(This is intended for those already familiar with the rites. For a pdf version of The Eye of Revelation click here.)

So we stand upright, feet together, arms outstretched to the sides with palms down. Then we proceed to spin clockwise (from top down). This is perhaps the most mysterious of all the five rites because this spinning motion is not seen in any other yogic systems commonly known. In Kelders books it is stated that various vortices of the body (that bear a resemblance, but differ in location to the typical chakras of Indian yoga) are made to spin faster and to synchronise, and that this leads to more youthful virility. But why clockwise?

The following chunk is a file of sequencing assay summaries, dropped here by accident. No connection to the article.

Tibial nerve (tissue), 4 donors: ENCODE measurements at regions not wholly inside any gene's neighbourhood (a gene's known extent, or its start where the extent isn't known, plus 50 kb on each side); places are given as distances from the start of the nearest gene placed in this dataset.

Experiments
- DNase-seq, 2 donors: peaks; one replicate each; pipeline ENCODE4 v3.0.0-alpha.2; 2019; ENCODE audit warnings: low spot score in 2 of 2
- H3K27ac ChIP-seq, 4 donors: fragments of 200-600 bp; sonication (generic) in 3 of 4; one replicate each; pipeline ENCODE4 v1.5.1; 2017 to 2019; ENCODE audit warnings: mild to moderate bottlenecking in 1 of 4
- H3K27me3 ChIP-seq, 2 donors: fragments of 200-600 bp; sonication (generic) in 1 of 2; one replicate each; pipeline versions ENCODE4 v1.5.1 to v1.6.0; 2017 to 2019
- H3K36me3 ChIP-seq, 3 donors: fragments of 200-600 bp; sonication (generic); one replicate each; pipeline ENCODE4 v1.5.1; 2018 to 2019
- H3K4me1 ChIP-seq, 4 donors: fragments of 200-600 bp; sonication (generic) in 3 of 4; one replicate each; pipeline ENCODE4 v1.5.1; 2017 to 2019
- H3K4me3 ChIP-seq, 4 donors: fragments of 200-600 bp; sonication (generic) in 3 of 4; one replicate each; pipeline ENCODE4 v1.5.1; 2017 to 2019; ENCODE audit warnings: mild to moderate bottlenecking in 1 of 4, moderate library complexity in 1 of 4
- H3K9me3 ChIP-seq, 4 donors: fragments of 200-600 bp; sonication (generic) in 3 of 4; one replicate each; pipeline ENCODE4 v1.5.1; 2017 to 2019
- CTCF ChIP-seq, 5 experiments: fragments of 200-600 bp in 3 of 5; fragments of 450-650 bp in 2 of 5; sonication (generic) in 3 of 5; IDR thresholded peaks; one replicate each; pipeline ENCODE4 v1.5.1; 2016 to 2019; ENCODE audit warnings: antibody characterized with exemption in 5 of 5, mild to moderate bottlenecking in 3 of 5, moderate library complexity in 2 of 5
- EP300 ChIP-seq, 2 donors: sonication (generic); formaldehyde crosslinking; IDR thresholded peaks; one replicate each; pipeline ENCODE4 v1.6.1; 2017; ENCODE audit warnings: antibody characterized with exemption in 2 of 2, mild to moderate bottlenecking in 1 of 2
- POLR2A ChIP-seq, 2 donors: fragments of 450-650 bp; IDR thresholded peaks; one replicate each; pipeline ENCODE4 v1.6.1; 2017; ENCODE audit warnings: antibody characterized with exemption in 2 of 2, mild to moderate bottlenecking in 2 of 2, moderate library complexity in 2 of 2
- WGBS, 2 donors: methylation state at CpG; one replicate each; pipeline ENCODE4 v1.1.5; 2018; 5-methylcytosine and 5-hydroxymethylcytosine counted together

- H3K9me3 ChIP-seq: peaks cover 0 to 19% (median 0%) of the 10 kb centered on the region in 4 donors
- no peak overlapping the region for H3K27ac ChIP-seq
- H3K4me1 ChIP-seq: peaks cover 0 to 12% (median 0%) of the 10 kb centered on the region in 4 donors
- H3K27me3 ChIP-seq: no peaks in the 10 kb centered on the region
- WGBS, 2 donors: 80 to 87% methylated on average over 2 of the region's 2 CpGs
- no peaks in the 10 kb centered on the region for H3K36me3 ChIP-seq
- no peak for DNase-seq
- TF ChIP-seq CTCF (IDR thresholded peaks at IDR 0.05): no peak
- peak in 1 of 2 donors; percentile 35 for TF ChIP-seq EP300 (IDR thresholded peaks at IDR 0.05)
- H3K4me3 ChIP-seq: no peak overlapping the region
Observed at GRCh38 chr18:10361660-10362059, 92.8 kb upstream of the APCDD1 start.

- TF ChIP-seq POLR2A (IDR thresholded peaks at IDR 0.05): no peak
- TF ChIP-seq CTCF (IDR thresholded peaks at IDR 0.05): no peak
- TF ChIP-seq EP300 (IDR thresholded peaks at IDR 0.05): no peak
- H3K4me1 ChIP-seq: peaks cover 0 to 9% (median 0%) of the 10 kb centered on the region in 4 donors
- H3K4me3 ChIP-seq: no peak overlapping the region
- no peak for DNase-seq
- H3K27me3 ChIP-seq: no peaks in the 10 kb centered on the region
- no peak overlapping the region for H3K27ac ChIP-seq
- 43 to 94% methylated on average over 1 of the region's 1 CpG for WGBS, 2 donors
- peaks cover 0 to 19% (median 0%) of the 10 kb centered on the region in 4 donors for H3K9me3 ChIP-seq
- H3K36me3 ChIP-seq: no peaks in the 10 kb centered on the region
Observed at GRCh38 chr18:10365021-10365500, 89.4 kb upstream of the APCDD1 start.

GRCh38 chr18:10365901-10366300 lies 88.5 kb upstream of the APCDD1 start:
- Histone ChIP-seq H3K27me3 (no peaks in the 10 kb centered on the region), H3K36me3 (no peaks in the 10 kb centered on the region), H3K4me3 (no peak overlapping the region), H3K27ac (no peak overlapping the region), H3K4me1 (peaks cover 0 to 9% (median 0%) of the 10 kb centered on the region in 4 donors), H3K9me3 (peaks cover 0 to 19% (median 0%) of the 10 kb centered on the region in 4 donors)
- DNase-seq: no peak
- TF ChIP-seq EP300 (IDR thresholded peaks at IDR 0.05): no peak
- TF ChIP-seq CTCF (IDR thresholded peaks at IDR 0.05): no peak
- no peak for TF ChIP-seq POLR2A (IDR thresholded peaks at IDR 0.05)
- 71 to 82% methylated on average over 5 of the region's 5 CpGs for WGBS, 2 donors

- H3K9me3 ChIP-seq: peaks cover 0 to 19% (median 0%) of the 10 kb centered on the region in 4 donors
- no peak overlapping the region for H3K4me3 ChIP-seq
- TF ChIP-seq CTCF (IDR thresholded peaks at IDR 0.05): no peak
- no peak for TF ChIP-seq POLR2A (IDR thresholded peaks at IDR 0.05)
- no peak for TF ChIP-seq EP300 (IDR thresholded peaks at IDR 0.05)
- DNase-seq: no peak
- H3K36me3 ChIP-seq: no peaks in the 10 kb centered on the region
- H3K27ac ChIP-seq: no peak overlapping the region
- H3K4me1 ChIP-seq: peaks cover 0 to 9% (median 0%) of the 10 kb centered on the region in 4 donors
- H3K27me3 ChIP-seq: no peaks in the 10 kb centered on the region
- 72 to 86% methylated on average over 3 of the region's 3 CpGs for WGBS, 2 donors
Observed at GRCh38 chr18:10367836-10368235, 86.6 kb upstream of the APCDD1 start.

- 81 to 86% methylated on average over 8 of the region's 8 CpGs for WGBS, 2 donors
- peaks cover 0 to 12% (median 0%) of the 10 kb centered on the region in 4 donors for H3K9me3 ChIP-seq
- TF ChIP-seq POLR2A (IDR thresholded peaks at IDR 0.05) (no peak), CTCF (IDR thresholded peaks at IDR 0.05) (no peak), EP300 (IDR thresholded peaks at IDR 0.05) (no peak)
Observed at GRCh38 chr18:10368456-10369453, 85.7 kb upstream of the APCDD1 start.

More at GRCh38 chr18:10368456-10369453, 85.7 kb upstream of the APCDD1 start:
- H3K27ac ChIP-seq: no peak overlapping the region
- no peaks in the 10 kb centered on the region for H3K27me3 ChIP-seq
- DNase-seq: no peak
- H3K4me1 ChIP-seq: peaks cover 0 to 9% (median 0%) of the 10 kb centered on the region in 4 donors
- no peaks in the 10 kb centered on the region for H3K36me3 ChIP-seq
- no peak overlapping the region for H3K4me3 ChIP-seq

Many theories about this exist, to read about them click here. However I would like to observe what is happening on a grander scale. All the planets of the solar system rotate around the Sun in an anticlockwise direction, assuming that north represents the head (it is encouraged in many esoteric systems to sleep with head aligned to the north). So we may deduce that Rite 1 does not follow the rotational movement of planets. Relatively speaking, the Sun moves clockwise in relation to the Earth as viewed from the northern hemisphere. The ancients observed this and also the lunar anti-clockwise rotation and saw these as complimentary oppositional forces. Clockwise rotation represents centripetal force that gathers energy, while anti-clockwise rotation represents centrifugal force that disperses energy. If all the planets of the solar system do move by the power of centrifugal force in an anti-clockwise motion then by the laws of physics there must be an equally opposing force, a reaction to cause the action and that is represented to us by the apparent Path of The Sun.